Yale Law School and Harvard Law School are closing the US News & World Report A law school ranking they say is flawed.
Yale, which has taken the top spot in the rankings every year, determined the criteria were “severely flawed,” Dean Heather Gerken said Wednesday. The school will no longer participate in enrollments that “undercut programs that support public interest jobs, protect need-based aid and welcome working-class students into the profession,” she said.
The rankings discourage programs that encourage low-wage public service jobs and reward schools that award scholarships for high LSAT scores rather than focusing on a student’s financial need, Gerken said. And while Yale awards far more public service grants per student than any peer, she said, American news “These invaluable opportunities seem to be so neglected that these graduates are actually classified as unemployed.”
This “backward approach discourages law schools across the country from supporting students who dream of service careers,” Gerken said in a post on the school’s website. The ranking also discourages graduates from pursuing graduate studies, she said.
U.S. News & World Report LP said Yale’s decision will not change its goals for the ranking, which is a respected measure of the nation’s top law schools.
“The US News Best Law Schools rankings are for students looking for the best decision for their legal education,” said Eric Gertler, President and CEO.
“We will continue to fulfill our journalistic role of ensuring that students can rely on the best and most accurate information in making that decision,” Gertler said in a statement. “As part of our mission, we must continue to ensure that law schools are held accountable for the education they will provide to these students, and that role does not change with this recent announcement.”
Harvard joined Yale in announcing it will withdraw from the rankings.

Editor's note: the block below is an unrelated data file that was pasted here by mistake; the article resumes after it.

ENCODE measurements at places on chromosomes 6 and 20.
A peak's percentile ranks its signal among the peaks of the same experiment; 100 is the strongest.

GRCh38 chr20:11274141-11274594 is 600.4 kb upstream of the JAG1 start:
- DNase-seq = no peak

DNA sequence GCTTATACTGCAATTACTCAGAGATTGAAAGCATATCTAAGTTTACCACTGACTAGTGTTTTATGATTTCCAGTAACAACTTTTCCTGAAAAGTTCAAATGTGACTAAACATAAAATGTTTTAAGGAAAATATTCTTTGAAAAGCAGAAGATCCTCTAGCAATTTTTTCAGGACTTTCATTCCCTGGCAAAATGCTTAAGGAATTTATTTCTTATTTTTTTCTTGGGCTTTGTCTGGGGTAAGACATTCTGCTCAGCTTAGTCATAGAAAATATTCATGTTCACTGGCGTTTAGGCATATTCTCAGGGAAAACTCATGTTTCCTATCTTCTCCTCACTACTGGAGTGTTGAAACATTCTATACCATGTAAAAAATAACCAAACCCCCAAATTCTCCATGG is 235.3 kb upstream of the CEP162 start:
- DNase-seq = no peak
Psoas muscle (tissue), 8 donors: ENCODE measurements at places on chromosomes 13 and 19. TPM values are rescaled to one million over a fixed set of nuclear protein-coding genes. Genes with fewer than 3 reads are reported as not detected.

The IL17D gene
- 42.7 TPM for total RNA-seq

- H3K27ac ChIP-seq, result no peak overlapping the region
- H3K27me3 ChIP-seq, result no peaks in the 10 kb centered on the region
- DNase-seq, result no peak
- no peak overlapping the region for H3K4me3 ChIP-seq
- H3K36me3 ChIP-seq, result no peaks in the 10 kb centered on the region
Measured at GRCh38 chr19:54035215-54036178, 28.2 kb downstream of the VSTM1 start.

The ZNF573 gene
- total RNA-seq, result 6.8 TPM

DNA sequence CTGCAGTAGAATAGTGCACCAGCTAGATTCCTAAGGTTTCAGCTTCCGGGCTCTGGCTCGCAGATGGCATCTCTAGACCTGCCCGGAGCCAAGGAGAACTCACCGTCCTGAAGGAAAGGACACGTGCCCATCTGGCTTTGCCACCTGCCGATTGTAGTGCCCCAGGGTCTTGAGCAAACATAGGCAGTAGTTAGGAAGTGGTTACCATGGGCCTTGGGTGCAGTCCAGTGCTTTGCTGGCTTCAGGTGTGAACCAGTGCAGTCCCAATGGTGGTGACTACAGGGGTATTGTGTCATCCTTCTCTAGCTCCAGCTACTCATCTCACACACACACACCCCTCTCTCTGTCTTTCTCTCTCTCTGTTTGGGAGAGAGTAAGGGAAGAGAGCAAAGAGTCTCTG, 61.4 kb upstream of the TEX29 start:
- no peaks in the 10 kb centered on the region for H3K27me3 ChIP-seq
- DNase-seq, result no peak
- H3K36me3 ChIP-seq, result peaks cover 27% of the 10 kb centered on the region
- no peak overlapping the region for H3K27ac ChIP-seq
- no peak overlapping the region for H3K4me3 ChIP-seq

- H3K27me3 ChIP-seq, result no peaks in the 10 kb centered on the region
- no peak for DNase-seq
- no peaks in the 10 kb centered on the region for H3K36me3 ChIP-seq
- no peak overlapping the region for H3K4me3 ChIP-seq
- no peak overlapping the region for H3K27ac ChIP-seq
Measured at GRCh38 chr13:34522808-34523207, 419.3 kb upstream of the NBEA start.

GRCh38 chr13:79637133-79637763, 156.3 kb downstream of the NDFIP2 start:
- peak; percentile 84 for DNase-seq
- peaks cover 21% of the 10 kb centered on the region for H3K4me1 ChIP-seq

“It has become impossible to reconcile our principles and commitments with the methodologies and motivations reflected by American news organizations,” Dean John F. Manning said in a statement on Harvard Law School’s website. “This decision was not taken lightly and only after considerable consideration over the past few months.”
The “debt measure” adopted by US News two years ago “risks confusing more than it suggests because a school can reduce debt at graduation with generous financial aid, but it can also achieve the same effect by admitting more students who have the resources to avoid borrowing,” Manning said. The school also said the methodology focuses too much on students’ test scores and college grades and undermines Harvard’s efforts to support public service careers for its graduates.
At Stanford Law School, which is currently ranked no. 2, “we have long been concerned about the methodology of US News law school leaders,” said spokeswoman Stephanie Ashe. The school will think carefully about Yale’s objections, Ashe said.
The University of Chicago Law School, ranked no. 3 by US News and Columbia Law School, no. 4, declined to comment.
Yale is not the first to criticize the position of American journalists. Earlier this year, a member of Columbia’s undergraduate faculty, Professor Michael Thaddeus, questioned the accuracy of data the university provided to US News. The school later admitted that the data had been inaccurate, and Columbia dropped from No. 2 to no. 18 on the leaderboard.
“The attorneys general have had these conversations with US News and things haven’t changed,” Gerken said in an interview. “That is exactly why this is the moment to take a step back. This is also a moment when institutions across the country are reflecting on the role of higher education in the world and what our values are.”
Gerken said he doesn’t know whether or not US News will include Yale in the next ranking, but that it “wouldn’t have an enormous amount of our data.”
Ted Ruger, dean of the University of Pennsylvania’s Carey Law School, said he “celebrates Yale Law for its leadership in raising key questions for all law schools by withdrawing from the US News & World Report rankings.” While useful in some ways, the rankings do not provide a clear or complete view of institutional priorities for educating future lawyers. We are evaluating this matter and evaluating the process for our own decision-making.”
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